ALBANY – Westchester County Executive Rob Astorino on Friday wrapped up his upstate swing on the week he declared his entry into the governor’s race with a stinging series of rebukes aimed at Gov. Andrew M. Cuomo, criticizing everything from his tax-free plan aimed only a certain new companies in the state to a lack of attention to costs that are driving up local government costs.

Astorino, who hopes to win the Republican and Conservative party lines, also said he would seek to impose an eight-year term limit on governors in New York and no more than 12 years for state legislators.

“There has to be turnover in this building,’’ he said.

“People are like potted plants,’’ he added of politicians in Albany. “If you can’t accomplish what you want to accomplish in eight or 10 years, then you’ve got to move on, and that goes for Democrats and Republicans,’’ Astorino told reporters in Albany Friday afternoon after stops that began with breakfast in Batavia, a tour of an ammunition plan near Rochester to highlight his opposition to the SAFE Act gun control law and city hall in Syracuse. He began his upstate swing Thursday with an event in Buffalo.

The wide-ranging press conference in Albany touched on everything from abortion rights – he does not favor Cuomo’s plan to expand abortion rights but did not specifically say if he would seek new restrictions – to tax policies and job creation efforts.

On the political front, he said he talked to billionaire Donald Trump, who has been eyeing a possible GOP gubernatorial run, but said he does not expect there will be a GOP primary – a signal he believes Trump will stay on the sidelines.

Of Carl Paladino, the Buffalo businessman who is threatening to run on the Conservative Party line that would take votes away from the GOP nominee, Astorino said he has talked to him often during the past four years. “Carl Paladino does not want Cuomo back for a second term … I don’t think Carl’s going to do anything, ultimately, to hurt the Conservative-Republican ticket,’’ he said.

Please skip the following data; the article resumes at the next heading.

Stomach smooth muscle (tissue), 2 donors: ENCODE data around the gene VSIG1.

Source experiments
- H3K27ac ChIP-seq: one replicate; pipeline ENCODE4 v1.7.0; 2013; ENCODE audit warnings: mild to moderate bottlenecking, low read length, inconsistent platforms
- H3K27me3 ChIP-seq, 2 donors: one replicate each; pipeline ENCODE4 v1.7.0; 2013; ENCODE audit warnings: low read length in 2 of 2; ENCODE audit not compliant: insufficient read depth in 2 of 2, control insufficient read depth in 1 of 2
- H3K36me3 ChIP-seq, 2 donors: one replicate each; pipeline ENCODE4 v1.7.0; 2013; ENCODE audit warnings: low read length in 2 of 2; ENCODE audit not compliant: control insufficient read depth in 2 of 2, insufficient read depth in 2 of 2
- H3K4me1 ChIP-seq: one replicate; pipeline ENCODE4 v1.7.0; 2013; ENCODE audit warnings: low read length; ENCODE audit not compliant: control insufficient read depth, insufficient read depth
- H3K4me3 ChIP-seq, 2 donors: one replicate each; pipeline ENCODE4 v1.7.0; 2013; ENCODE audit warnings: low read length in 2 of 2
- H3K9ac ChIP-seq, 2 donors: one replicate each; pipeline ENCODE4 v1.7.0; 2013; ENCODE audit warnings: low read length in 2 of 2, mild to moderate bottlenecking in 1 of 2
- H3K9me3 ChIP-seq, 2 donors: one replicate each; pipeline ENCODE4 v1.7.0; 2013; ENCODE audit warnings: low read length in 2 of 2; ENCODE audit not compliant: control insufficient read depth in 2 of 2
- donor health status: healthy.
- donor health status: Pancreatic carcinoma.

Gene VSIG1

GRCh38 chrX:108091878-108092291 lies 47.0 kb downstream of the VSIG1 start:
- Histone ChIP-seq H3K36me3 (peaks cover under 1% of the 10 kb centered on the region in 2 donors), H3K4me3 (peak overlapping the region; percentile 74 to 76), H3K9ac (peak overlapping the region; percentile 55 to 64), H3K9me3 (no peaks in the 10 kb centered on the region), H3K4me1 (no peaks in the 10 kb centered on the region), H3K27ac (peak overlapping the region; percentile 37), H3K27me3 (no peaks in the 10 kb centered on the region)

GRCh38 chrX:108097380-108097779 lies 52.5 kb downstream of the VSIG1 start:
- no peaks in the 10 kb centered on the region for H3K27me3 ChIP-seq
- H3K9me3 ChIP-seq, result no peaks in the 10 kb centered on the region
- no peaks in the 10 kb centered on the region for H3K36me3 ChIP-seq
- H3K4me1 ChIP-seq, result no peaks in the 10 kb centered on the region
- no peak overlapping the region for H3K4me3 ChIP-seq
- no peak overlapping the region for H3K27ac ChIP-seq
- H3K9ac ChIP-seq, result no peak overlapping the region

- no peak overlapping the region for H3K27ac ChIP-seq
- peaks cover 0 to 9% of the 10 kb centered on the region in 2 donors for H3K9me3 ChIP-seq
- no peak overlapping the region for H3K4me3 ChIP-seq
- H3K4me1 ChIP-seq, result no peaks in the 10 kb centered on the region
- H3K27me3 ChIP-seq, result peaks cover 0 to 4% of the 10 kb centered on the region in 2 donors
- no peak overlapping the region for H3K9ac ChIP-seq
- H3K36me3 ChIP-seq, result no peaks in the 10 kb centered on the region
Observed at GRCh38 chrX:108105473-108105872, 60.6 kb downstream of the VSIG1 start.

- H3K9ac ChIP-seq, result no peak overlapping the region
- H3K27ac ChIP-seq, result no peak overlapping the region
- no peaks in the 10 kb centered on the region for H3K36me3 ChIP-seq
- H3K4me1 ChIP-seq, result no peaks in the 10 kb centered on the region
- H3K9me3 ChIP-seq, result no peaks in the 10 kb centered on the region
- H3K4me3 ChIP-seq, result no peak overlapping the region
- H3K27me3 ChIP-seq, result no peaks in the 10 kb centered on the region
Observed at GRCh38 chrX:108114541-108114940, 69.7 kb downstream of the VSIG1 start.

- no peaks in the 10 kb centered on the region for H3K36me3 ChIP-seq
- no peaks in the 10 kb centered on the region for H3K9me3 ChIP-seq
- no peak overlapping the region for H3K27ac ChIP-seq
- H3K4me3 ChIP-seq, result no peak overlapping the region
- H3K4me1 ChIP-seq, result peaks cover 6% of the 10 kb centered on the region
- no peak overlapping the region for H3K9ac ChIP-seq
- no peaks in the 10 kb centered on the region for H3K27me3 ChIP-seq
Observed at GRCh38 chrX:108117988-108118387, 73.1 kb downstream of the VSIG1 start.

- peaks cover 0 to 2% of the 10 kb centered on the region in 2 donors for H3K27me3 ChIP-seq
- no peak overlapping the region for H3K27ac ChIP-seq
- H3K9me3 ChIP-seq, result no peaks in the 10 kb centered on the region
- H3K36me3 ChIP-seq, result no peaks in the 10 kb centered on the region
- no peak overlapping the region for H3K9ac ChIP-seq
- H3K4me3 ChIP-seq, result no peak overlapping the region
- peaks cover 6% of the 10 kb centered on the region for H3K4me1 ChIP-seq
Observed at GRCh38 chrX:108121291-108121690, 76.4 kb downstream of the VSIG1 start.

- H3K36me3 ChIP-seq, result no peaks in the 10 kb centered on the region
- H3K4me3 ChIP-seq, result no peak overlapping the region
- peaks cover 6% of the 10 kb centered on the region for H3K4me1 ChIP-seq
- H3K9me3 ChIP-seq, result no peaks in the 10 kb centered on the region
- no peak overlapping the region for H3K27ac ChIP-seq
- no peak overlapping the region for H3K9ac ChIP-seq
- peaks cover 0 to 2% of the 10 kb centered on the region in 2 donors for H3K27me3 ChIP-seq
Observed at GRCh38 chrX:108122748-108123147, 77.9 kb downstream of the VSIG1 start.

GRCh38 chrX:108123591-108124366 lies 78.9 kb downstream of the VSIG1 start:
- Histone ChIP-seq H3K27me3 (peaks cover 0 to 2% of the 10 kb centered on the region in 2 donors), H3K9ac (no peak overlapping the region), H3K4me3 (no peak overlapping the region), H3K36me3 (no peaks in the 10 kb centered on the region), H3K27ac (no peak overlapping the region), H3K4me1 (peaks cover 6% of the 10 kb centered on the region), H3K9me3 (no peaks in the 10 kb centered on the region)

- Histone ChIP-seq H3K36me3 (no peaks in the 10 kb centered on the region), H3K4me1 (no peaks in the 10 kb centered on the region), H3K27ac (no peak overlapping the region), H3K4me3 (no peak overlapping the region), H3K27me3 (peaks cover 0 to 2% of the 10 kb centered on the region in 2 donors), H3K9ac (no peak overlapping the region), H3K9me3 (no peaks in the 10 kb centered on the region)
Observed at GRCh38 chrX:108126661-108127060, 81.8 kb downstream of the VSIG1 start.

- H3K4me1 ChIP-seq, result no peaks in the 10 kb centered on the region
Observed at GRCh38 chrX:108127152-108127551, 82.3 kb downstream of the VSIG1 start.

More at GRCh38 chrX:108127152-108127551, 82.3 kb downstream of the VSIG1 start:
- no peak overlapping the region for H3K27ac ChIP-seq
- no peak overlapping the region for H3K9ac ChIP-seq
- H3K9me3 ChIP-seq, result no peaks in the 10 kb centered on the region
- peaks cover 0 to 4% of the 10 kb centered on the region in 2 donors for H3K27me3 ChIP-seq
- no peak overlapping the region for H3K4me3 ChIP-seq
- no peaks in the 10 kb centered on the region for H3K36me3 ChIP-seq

The 43-year-old second term county executive, who has won in a county with a two-to-one Democratic enrollment edge, said Cuomo’s START-UP New York program, which excuses new or expanding businesses from taxes for 10 years if they locate on or near college campuses, cherry-picks winners and losers by having government decide which businesses should get tax breaks. He said instead the state should cut taxes for all businesses as a way to stem job and population loss. He offered few specific ways in which he would cut the budget or reduce regulatory burdens on businesses except to repeatedly say that all aspects of the budget should be up for negotiation.

Astorino was receptive to the idea of permitting limited use of medical marijuana for certain patients, but said Cuomo’s plan, which he announced suddenly this year after three years of opposition, won’t work.

Astorino said he also has smoked pot.

“Is this the marijuana question finally?’’ he said to a reporter who asked the question. “Yes, a long time ago.’’ Asked the circumstances, he said, “You trying to see if I’m Cheech and Chong here?’’ He said he smoked a “couple of joints’’ in college. “And I did inhale, yes,’’ he said, adding that was the strongest illicit drug he’s ever taken.

Astorino, with his wife, Sheila, standing next to him, dismissed polls that show him with little name recognition. “If people don’t know me by October, it will be a problem … People will know me by October,’’ he said.

Astorino came out against Cuomo’s plan asking voters to approve a $2 billion borrowing this November; part of the money would allow schools to purchase equipment such as computers. Astorino said such a borrowing scheme is dangerous because it envisions long-term borrowing for computers, for instance, with a shelf life of five years. He also said he did not favor giving special tax breaks or regulatory relief for upstate communities over downstate. “You can’t be carving the state up in all mini different regions,’’ he said.

The Republican also called on Cuomo to debate him one on one; the governor four years ago agreed to only one debate and it featured a stage full of minor party candidates along with him and Paladino.

“Unless he’s scared about his own record and embarrassed about his own record, then I would assume he would debate me one on one and often,’’ he said.